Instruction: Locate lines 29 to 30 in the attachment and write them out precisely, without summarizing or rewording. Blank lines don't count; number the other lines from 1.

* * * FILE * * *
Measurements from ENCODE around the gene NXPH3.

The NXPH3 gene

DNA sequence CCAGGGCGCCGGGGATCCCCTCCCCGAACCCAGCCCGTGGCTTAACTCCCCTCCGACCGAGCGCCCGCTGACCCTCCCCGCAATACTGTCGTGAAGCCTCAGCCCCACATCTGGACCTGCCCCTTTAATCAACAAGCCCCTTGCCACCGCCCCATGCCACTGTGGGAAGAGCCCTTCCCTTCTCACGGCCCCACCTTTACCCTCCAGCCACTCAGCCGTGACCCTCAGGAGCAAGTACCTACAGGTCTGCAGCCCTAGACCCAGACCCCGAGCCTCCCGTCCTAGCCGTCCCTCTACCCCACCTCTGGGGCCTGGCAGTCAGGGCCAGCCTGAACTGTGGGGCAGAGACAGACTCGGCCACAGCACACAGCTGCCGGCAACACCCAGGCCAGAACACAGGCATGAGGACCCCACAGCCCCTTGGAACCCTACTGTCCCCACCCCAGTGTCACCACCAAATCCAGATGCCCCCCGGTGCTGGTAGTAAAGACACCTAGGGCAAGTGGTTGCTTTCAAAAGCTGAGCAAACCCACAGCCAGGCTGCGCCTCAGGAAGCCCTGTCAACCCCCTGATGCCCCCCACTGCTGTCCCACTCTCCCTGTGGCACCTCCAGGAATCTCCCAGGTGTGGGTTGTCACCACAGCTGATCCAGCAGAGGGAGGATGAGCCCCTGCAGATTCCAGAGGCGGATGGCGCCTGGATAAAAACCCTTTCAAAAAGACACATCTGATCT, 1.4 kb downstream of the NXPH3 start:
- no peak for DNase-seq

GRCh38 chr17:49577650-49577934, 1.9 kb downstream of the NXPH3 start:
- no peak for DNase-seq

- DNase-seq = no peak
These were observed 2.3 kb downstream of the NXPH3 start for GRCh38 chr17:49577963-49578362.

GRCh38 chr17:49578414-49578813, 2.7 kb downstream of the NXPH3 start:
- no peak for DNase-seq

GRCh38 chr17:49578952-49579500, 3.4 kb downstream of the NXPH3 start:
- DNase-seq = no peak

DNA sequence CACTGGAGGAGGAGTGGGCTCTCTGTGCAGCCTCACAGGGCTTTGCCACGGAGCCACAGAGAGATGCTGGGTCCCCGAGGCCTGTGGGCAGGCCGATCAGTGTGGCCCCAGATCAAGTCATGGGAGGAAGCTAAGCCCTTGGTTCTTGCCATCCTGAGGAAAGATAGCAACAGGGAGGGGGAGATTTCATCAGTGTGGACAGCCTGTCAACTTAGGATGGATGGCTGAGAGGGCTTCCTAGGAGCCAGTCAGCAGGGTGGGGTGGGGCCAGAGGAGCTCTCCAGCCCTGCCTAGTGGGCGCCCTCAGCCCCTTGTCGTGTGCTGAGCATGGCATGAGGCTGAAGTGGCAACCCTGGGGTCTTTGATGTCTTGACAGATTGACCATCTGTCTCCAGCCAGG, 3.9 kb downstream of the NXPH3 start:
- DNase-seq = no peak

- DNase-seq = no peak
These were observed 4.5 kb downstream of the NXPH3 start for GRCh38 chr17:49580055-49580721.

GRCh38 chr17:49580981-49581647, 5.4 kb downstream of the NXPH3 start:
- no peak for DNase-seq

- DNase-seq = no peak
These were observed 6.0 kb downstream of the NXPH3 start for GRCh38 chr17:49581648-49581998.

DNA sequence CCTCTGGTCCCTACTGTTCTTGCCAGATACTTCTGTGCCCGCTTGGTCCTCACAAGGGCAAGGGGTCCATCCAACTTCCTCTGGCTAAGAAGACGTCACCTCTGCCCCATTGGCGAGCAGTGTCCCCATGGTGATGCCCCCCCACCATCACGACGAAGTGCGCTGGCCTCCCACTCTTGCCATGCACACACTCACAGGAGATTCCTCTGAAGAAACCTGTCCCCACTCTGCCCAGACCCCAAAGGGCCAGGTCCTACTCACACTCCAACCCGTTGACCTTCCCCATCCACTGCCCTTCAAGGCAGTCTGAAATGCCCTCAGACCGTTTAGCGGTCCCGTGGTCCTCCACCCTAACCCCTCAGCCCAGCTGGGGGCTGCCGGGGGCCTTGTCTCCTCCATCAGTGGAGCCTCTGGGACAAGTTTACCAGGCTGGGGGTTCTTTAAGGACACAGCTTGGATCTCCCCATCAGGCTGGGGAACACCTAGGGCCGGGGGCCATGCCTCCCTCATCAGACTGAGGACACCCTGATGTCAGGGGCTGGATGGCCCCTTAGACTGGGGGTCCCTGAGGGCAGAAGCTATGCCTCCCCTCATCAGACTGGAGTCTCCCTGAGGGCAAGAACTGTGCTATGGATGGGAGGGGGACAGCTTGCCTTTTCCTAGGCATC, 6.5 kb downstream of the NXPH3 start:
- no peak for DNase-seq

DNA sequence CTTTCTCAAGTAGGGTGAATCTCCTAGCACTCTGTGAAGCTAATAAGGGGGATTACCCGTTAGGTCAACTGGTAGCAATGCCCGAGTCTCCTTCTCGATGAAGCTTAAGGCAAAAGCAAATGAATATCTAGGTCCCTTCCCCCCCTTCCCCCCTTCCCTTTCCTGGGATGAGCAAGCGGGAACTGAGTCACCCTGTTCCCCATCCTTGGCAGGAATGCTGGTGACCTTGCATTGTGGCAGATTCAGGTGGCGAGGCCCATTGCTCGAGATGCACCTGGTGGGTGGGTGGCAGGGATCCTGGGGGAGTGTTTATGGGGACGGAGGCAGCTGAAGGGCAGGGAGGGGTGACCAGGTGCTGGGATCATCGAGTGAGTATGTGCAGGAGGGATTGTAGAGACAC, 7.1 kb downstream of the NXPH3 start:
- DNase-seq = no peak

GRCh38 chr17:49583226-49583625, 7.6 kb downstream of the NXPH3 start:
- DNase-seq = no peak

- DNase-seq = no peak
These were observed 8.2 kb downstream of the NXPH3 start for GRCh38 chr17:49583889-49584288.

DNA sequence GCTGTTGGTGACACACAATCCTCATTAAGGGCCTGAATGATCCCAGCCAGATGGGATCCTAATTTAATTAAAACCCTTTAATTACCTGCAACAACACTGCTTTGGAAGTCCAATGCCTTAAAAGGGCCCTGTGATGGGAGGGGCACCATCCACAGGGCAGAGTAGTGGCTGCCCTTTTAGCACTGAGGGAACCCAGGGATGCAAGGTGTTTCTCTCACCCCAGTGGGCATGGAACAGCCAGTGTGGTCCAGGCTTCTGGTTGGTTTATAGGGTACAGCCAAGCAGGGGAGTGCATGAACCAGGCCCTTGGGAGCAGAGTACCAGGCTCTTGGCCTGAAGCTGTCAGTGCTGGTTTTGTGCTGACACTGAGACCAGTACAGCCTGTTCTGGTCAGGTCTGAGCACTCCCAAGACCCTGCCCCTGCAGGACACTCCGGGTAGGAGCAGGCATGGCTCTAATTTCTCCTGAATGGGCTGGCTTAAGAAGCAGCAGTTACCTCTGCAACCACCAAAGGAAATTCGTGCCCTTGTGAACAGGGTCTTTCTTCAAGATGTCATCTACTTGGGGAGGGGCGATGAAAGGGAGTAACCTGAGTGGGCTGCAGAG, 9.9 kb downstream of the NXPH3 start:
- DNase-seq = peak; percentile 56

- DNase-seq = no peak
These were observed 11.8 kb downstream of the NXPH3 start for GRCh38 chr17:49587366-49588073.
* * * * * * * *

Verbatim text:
DNA sequence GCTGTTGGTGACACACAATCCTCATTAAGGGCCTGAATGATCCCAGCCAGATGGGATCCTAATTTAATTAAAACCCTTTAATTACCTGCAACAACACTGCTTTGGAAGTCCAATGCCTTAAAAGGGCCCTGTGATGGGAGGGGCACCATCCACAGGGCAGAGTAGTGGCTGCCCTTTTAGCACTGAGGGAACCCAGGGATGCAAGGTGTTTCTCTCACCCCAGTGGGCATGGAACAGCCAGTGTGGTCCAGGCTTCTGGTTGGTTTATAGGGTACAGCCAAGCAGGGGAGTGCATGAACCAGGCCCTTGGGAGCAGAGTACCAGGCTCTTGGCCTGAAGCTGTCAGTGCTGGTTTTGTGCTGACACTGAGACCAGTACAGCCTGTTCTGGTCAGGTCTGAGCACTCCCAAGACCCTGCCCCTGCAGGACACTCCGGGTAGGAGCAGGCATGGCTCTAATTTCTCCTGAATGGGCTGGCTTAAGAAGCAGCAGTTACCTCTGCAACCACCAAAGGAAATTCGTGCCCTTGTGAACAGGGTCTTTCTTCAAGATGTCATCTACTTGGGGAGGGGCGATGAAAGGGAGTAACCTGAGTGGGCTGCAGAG, 9.9 kb downstream of the NXPH3 start:
- DNase-seq = peak; percentile 56